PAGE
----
While technically illegal in most circumstances, unwanted pregnancies are terminated in Egypt every day. Farah Hosny meets with doctors, lawyers, and women who have undergone the procedure to discover the social, economic and cultural implications of the controversial practice.
“I had stored a bunch of abortion pills that I had left over from the first time I’d gotten pregnant and terminated. It wasn’t easy finding them that first time – my boyfriend had to try around 30 pharmacies before he found them, and I knew the pill only had like a 60% success rate, but it was my only option because I didn't know where I could go to get the actual procedure done. When the pills didn’t work with my second unplanned pregnancy, I panicked. I had no idea where to go in Egypt to get an abortion,” says Nadine* a 25-year old Egyptian woman.
Abortion has always been a contested topic; a loaded word; a controversial concept, all around the world. But this is especially pronounced in Egypt where aside from the cultural consciousness regarding the subject, and how religion factors into the equation, the laws of the country also explicitly forbid the procedure unless the mother’s life is in danger. As prescribed by the law, “abortion is regarded as a criminal act,” says Adel Ramadan, a lawyer who works at The Egyptian Initiative for Personal Rights. “The only time you can get an abortion legally is if the pregnancy or the continuation of it causes a risk to the mother’s life. Women who get voluntary abortions can face up to three years in prison; a doctor, surgeon or pharmacist involved can face up to 15 years and any non-medical person who assists her can also be looking at three years.”
Despite the severity of potential sentences, women still seek out abortions, whether surgically, or via the ‘abortion pill’, a medication called Misotac, which can be used up to seven weeks after the fact and essentially induces a miscarriage. “I always get a few women a month who come in asking for abortions, both married and unmarried,” says Dr. Rania*, a gynaecologist who works in a private clinic. “I would say I get about five or six cases a month maybe – they’re mostly unmarried,” says Dr. Hisham* a pro-choice OBGYN – one of the few in Egypt - who provides abortions at a private hospital. “Keep in mind this is a very low number compared to the rate of abortion across Egypt because you should note that the upper social class is a limited class. Most of those who come to me will belong to that class. If you look into the low-middle classes you’ll find its way, way more than this.”
The procedure has always been available in Egypt, but through an unofficial word of mouth network. “It’s not like it’s non-existent in the country; it’s done all the time,” Dr Hisham says. Women in Egypt have always managed, one way or another, to find some method of terminating their unwanted pregnancies, because although most doctors refuse to perform the procedure on legal or religious grounds, there has always been an underground web of physicians who perform them and the women who have had them done, and the web is laden with whispers from both ends. Shereen*, a 70-year old Egyptian woman, says it was fairly easy for her to obtain a termination back in the 60s, when she was married but did not want any more children. “I didn’t ask my regular gynaecologist, I knew he wouldn’t have done it for me. I got a name from a friend and I went to him. It was all through word of mouth; of course it’s not going to be advertised. But it wasn’t terribly difficult to find someone who would do it.”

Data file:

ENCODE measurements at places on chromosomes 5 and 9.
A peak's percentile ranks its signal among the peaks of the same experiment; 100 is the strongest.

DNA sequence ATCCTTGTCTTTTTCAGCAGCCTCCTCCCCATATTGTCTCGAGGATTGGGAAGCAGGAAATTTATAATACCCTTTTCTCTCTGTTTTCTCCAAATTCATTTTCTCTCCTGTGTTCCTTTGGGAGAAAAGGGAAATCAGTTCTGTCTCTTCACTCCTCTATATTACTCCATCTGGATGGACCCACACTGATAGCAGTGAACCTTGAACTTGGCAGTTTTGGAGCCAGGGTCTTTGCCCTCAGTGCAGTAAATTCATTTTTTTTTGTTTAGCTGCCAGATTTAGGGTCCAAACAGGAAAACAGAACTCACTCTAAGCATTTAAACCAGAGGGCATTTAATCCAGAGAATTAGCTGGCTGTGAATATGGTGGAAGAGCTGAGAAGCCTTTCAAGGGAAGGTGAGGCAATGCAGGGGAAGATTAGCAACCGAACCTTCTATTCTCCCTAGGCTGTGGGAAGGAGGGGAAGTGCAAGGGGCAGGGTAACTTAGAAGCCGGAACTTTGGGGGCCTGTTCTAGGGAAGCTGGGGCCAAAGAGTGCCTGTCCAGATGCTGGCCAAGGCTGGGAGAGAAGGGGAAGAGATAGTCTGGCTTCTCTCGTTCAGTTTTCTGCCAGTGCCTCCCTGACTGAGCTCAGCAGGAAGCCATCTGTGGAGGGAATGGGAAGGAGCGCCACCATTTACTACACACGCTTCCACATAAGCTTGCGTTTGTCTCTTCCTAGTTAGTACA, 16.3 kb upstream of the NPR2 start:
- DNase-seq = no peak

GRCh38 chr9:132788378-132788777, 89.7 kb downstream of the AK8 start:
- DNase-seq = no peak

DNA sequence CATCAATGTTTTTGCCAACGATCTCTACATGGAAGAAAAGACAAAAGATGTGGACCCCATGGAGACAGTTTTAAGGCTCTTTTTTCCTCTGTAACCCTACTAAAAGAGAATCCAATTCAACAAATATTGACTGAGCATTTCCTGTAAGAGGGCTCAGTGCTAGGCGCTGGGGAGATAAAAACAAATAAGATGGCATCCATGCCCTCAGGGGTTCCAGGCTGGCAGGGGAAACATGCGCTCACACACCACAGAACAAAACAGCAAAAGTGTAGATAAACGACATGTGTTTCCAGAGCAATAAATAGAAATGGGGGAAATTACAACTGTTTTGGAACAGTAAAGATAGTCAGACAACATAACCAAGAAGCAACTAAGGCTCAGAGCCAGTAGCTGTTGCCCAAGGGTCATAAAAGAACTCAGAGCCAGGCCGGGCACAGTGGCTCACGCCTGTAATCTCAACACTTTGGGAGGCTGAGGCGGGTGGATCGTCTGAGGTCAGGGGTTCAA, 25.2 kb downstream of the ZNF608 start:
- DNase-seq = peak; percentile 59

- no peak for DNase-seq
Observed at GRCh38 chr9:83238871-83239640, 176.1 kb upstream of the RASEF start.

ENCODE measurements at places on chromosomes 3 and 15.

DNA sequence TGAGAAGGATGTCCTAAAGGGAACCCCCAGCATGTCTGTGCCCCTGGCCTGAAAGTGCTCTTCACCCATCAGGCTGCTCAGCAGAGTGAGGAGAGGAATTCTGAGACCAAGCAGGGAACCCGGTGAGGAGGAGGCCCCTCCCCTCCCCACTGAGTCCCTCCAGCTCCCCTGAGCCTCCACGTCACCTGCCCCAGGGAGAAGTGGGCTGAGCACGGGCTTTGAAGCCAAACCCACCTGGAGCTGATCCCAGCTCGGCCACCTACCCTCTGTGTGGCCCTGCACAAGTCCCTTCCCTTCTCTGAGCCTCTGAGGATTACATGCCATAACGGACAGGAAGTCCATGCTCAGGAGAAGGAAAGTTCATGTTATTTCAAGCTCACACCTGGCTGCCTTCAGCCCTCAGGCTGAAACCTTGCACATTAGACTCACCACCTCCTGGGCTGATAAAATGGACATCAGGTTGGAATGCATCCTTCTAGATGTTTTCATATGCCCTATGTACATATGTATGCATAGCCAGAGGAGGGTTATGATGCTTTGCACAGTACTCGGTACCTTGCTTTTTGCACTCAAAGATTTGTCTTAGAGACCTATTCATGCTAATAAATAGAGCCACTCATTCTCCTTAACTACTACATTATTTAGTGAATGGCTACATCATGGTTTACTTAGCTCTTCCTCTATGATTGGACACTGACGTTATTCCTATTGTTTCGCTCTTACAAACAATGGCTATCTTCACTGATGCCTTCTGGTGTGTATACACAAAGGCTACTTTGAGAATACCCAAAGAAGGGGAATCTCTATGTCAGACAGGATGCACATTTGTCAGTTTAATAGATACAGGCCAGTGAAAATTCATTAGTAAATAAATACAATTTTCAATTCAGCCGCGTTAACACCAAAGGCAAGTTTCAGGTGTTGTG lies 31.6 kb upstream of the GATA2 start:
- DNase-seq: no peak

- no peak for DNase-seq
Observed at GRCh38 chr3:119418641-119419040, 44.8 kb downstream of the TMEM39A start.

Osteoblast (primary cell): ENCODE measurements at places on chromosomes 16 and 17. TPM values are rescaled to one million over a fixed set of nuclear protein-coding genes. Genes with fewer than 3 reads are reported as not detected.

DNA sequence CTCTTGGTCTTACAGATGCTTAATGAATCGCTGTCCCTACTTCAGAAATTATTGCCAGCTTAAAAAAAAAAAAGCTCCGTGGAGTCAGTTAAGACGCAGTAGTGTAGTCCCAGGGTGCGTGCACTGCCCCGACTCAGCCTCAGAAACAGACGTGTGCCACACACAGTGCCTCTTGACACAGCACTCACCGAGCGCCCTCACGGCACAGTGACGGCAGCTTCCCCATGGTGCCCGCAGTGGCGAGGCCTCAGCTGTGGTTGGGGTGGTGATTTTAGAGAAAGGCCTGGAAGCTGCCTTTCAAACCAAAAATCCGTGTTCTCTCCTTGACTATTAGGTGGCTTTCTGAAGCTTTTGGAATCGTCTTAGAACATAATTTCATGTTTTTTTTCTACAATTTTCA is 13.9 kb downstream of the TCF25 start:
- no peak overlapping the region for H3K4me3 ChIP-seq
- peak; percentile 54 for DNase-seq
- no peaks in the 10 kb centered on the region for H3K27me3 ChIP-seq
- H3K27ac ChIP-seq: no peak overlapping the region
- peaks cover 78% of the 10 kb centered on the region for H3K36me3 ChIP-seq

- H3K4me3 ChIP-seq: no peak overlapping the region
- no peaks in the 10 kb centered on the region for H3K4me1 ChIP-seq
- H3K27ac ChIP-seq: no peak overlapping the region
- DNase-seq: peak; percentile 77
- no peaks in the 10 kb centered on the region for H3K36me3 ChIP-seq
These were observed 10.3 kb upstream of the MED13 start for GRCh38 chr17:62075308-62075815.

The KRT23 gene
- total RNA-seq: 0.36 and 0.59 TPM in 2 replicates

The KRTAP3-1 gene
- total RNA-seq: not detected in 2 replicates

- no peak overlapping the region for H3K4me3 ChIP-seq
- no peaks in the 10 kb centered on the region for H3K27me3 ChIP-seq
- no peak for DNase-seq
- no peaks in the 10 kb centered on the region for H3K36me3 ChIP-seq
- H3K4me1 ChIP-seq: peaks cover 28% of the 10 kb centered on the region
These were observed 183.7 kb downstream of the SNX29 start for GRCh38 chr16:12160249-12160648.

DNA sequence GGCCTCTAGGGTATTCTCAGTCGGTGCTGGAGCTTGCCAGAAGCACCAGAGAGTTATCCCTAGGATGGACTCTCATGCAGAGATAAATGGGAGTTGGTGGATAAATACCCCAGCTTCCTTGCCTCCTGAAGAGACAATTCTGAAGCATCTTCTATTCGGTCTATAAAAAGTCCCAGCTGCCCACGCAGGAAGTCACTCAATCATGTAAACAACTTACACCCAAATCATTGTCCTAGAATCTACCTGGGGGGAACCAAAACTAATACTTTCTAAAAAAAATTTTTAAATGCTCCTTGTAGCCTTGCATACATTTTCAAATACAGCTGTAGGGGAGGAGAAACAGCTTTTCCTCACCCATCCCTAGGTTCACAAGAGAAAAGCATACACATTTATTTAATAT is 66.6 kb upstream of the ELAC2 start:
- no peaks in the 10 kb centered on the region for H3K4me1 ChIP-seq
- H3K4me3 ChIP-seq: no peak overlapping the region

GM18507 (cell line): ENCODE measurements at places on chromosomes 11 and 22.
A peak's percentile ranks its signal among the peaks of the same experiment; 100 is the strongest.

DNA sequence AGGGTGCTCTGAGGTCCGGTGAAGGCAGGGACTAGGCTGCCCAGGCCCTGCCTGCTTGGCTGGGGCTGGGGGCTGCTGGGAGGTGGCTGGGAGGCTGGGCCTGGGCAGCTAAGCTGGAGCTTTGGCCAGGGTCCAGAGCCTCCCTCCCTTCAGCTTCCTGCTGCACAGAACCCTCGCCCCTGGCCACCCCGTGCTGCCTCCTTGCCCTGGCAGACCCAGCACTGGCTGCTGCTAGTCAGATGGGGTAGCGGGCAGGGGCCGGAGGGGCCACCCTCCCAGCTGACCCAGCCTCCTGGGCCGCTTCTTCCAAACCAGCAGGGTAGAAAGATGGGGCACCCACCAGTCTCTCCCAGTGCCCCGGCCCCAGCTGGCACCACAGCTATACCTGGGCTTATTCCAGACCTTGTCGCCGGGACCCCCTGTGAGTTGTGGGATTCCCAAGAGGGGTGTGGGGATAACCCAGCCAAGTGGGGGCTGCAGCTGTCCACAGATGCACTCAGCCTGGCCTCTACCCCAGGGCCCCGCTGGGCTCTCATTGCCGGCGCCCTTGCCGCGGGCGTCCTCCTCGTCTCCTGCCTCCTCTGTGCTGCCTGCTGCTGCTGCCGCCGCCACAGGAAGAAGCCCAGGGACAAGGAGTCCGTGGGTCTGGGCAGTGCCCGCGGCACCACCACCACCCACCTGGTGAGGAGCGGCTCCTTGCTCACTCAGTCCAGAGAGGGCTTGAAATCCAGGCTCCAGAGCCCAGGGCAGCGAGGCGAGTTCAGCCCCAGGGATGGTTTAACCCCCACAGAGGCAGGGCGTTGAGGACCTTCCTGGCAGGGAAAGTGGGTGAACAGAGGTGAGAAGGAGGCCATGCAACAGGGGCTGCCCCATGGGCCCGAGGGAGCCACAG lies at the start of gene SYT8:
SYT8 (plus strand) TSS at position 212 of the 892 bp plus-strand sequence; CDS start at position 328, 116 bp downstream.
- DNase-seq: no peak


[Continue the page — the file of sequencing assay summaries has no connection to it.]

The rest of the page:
But yet, the primary issue which remains is with access; not only to someone which will assist or perform an abortion, but sterile conditions and truly qualified medical professionals. As such the issue is twofold; those who don’t know where to procure a termination in the country to begin with, and others who resort to subpar conditions or drastic measures in order to have one carried out. “The second time I tried to abort the pregnancy with the pills, they didn’t work, and I went into full panic mode because I had no idea where to go or what to do,” Nadine says, a reflection of how many women feel they are faced with a dead end when it comes to wanting to terminate a pregnancy. Yasser*, who was 18 at the time, describes his own situation when his girlfriend’s pregnancy test emerged positive. “When my girlfriend got pregnant, I immediately started looking into booking flights to Europe for her to get the abortion there; neither of us had any idea if it was provided here, how we could get access to a doctor, or how clean the conditions would be.”
As many of these women have gotten pregnant due to premarital sex, for most, keeping the pregnancy is not even an option taken into consideration, in a culture so heavily steeped in stigma over sex. “There was never even a question of keeping the baby, both times,” says Nadine. When she felt the pills were failing to work, and she wasn’t bleeding out like she had the first time, desperation kicked in as she searched for a way to abort the pregnancy. “Eventually we found a doctor who we were told would do it, through a friend of a friend. I went to the appointment; it was a really sketchy clinic and I wasn’t comfortable at all.” Abortions can only be performed at hospitals so the doctor told Nadine she could perform the operation the next day at a hospital located in a low income area. “The minute she told me where the place was, in my head I was like, absolutely not. She kept assuring me she did the operation herself and sterilised everything herself and it was perfectly safe but I’m familiar with the area and it’s not somewhere you want to have an operation done. The whole thing was very suspect and I was really uneasy. She looked at me said I looked like 'bent nass' and that was why she was sending me to this hospital. So I don’t know where she would send other girls.”